July 29, 2009
The Society of Environmental Journalists has joined other journalism groups in urging the U.S. Supreme Court to strike down a federal law that criminalizes the possession, creation, or sale of a wide variety of depictions involving animals.
Spearheaded by the Reporters Committee for Freedom of the Press, SEJ joined RCFP and 12 other journalism groups in filing a friend-of-the-court brief in the case known as U.S. v. Stevens. The groups challenge the constitutionality of a 1999 federal law (18 USC 48) making it a felony to create, sell or possess “a depiction of animal cruelty with the intention of placing that depiction in interstate or foreign commerce for commercial gain.”
The law was aimed at discouraging the production of pornographic "crush videos," which depict the deliberate killing of animals. But sloppy legal draftsmanship resulted in a law that could put journalists and publishers in jail for doing investigative exposés of inhumane conditions at slaughterhouses, documentaries on bass fishing, or human interest stories on circus parades. Journalists who cover fishing and hunting are especially concerned about the law.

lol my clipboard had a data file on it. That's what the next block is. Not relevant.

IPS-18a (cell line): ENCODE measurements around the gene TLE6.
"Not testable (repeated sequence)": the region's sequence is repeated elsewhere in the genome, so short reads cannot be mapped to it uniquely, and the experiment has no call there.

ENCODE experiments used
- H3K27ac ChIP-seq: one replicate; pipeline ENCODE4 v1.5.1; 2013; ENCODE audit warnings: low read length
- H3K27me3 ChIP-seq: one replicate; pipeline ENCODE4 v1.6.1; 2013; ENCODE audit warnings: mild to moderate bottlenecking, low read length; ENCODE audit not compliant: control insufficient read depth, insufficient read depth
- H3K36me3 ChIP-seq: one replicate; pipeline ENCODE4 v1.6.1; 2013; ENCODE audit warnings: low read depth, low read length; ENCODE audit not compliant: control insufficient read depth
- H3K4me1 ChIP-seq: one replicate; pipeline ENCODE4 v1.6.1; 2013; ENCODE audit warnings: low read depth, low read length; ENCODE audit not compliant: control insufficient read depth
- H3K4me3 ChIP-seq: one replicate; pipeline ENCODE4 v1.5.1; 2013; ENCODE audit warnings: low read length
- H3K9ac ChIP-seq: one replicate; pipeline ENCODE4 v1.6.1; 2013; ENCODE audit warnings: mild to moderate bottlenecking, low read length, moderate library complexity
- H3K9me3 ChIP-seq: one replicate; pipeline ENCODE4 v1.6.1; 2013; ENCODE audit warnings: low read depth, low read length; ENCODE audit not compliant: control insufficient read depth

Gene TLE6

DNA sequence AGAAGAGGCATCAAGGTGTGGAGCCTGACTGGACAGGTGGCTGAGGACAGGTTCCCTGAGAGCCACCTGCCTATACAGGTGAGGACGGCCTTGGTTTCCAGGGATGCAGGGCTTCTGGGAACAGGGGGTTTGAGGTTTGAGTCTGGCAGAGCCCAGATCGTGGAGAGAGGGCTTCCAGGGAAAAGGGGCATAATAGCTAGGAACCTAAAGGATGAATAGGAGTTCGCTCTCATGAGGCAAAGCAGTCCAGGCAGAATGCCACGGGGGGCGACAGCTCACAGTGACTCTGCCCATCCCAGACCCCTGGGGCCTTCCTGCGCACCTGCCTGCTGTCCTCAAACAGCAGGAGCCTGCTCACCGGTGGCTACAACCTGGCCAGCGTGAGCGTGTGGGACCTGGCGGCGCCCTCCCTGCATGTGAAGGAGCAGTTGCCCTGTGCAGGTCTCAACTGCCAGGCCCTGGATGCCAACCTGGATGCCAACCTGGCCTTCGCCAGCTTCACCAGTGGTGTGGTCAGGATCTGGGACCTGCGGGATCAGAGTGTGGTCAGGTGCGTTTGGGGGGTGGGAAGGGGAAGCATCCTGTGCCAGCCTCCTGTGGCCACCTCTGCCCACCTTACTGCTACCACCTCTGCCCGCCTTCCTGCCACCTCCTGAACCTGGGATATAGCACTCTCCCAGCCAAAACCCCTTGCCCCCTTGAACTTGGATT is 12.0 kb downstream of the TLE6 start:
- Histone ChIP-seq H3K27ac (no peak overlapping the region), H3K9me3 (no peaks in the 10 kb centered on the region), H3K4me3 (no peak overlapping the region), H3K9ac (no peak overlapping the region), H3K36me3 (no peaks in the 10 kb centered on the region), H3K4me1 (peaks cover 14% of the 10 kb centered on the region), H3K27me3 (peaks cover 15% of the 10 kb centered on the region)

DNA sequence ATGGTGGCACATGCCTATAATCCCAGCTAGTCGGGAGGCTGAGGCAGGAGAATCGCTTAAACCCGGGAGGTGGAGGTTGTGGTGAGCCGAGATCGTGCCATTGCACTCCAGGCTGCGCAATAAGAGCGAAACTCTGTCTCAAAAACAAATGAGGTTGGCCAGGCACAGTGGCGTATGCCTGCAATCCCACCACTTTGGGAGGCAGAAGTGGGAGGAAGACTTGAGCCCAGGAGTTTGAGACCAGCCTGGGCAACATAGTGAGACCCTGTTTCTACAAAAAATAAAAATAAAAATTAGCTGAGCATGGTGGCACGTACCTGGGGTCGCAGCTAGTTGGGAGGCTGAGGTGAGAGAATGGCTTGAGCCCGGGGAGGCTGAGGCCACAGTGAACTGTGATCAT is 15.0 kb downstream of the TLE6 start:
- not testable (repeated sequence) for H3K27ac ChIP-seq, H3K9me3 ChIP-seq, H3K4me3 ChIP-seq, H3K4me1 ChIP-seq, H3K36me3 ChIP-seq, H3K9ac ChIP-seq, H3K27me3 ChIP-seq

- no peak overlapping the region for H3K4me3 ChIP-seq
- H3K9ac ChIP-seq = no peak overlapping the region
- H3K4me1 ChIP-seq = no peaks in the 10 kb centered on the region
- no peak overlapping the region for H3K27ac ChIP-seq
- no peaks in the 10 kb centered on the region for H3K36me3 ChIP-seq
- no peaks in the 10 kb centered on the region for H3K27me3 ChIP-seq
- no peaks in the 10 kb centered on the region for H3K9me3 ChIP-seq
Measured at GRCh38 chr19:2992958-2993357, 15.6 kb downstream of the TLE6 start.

Although the journalism groups agreed that the “goal of preventing crush videos and other animal cruelty is certainly a worthy one,” they argued that it “is this very interest in protecting animals from abuse that makes speech about their treatment so valuable.”
In addition to SEJ and RCFP, the groups include: The American Society of News Editors, The Association of Alternative Newsweeklies, Citizen Media Law Project, MediaNews Group, Inc., The National Press Photographers Association, National Public Radio, Inc., The New York Times Company, The Newspaper Association of America, The Newspaper Guild-CWA, Outdoor Writers Association of America, The Radio-Television News Directors Association, and The Society of Professional Journalists.